Numerous political institutions, from summits at the highest level to working groups of Russian departments and divisions of the European Commission, stopped to function after 2014. The idea of holding summits has not been discussed so often since 2008, and this shows that the parties realised that this format was exhausted. It was truly unique — no major country in the world was so generous to the EU that the head of state met with its top bureaucrats twice a year.
The dialogue on visa-free travel, which had long been of great importance for Moscow, was also interrupted by the European Union, even before the Ukrainian crisis. Despite the fact that the parties carried out a lot of preparatory work, the final decision on the free movement of citizens was never made. The reason is the desire of Brussels and the leading European states to preserve the visa issue as a tool for encouraging individual countries of the former USSR to participate in the institutional formats of relations promoted by the EU.
The dialogue between Russia and the EU in the field of regional security was fragmentary for a long time and was not utilised to address important issues. In fact, it completely died out after the EU countries torpedoed the initiative of Russia and Germany, proposed in summer 2009, to create a permanent mechanism for dialogue in the field of defence and security. Here Russia and Europe communicate quite successfully at the level of interaction between Moscow and NATO, as do the governments and military leadership of both sides.
All trade and economic ties will be successfully carried out within the framework of relations with companies from the EU member states. We all watched the Finnish Foreign Minister’s visit to Russia and the business-like atmosphere. The only thing that EU companies can risk is difficulties in obtaining a loan to work in the Russian market. This, however, is already their problem — after the events of 2014-2015, investments from the leading EU countries in Russia only increased. There is no reason to think that national governments will allow someone in Brussels to hinder their business in Moscow.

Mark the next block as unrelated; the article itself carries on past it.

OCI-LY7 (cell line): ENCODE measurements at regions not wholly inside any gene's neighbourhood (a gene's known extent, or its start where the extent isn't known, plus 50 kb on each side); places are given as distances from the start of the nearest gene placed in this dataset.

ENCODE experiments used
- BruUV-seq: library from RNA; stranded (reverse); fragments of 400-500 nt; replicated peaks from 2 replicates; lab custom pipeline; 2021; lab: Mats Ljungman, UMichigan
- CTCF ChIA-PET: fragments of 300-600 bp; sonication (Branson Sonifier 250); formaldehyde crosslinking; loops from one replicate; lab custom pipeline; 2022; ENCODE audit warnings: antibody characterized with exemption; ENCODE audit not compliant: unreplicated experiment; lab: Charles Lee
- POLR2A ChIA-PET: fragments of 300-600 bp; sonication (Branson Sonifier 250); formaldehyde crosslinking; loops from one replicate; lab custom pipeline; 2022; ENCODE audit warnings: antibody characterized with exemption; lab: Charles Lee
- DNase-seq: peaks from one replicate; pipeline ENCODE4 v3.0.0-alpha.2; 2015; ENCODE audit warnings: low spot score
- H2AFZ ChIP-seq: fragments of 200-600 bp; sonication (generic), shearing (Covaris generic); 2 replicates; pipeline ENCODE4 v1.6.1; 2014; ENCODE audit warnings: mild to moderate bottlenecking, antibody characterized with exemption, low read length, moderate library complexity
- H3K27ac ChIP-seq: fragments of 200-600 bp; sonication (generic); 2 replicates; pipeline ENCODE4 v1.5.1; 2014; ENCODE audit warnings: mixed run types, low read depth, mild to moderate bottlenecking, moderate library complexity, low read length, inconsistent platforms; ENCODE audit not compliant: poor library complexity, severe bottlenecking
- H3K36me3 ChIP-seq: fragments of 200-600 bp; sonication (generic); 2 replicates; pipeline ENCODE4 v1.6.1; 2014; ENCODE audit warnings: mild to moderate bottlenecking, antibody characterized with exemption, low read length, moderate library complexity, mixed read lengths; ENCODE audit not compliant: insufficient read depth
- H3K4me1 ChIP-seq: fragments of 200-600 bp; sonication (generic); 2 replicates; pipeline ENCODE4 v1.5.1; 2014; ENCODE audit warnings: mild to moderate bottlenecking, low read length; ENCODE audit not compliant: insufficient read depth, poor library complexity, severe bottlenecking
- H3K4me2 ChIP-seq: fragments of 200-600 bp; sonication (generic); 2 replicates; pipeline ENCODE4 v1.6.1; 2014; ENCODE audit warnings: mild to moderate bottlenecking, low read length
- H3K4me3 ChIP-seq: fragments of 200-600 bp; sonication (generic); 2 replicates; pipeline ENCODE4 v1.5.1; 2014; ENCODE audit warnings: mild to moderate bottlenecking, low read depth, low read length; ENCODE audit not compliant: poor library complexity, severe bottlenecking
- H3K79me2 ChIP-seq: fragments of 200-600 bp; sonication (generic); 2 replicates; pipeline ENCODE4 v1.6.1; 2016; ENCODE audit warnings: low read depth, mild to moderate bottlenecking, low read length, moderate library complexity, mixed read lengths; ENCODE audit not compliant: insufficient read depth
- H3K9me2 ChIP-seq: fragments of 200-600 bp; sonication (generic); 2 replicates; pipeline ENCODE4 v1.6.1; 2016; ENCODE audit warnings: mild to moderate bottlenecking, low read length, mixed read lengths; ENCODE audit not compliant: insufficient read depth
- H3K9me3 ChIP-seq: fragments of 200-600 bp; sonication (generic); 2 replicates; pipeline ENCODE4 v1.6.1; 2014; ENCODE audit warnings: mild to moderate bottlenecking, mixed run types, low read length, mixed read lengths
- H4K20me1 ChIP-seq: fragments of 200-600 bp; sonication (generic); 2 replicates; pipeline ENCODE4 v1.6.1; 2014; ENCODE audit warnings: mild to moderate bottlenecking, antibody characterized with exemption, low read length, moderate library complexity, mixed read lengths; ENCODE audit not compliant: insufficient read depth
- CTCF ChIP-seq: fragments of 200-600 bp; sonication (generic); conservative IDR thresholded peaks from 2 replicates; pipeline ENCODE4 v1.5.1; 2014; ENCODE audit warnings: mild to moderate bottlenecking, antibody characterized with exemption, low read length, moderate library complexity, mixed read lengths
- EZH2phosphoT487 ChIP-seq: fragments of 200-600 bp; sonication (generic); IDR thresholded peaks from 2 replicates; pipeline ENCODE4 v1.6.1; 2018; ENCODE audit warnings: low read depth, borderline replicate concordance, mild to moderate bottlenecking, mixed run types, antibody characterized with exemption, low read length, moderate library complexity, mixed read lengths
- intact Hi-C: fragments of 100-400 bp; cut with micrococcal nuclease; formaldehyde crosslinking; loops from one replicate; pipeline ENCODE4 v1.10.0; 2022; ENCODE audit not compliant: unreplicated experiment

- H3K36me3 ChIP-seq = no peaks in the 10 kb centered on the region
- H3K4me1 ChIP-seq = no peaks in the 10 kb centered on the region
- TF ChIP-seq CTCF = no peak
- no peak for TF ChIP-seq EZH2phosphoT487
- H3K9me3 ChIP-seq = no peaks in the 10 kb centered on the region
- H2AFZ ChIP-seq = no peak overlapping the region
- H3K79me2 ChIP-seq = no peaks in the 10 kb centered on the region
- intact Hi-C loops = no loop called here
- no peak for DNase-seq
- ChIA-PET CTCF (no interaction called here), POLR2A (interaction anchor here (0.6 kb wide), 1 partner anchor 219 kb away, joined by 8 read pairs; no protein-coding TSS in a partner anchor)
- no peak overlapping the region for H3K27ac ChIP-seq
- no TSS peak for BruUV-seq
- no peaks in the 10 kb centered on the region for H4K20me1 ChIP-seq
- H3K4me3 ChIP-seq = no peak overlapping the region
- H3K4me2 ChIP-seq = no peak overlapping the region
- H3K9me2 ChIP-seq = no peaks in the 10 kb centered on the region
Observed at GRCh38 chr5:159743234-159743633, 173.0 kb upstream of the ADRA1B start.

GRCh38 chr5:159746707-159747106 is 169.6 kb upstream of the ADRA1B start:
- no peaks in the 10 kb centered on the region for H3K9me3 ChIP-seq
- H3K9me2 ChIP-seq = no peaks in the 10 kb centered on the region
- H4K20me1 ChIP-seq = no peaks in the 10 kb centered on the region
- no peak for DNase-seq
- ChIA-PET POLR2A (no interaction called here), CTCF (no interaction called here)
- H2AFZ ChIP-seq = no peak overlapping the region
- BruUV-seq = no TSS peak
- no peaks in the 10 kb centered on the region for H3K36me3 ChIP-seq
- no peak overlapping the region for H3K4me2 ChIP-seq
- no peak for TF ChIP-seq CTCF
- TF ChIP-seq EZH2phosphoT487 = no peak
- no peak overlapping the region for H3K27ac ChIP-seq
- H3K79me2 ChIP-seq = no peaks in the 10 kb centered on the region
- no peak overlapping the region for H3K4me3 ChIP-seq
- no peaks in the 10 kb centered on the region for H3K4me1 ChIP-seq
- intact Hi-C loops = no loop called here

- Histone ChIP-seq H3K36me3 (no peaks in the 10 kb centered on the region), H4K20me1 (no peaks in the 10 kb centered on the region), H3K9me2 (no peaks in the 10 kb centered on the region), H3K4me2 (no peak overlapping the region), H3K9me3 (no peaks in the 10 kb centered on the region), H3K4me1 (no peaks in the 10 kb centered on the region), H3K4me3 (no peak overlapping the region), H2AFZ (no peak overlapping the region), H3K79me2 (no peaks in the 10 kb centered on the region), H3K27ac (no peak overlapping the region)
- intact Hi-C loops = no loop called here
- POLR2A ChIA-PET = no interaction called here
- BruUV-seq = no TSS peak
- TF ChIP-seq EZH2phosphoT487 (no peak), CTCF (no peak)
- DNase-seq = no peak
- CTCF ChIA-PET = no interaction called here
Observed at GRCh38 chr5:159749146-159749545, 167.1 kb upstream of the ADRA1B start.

The strength of the state determines whether it seeks to change reality in accordance with its policy, or adapt its policy to the requirements of reality. For quite a long time, Russia has had to follow the second prescription and patiently adjusted itself to the demands of the external environment. It is not surprising that the European Union, whose countries collectively lead in Russian foreign economic relations, occupied a central place in this demanding reality. However, now the parties no longer need political support for their already fairly stable economic relations.
Despite the fact that over the past 10-12 years Russia has significantly increased its trade and investment with Asian countries, primarily China, Europe remains the most important destination for Russian exports of natural resources and Russia’s largest source of foreign investment. However, the independent role of Brussels, especially of its political bodies, is now not only minimal, but simply absent. Therefore, there is no reason to believe that the formal termination of the political dialogue with the European Union as an institution will significantly change this situation.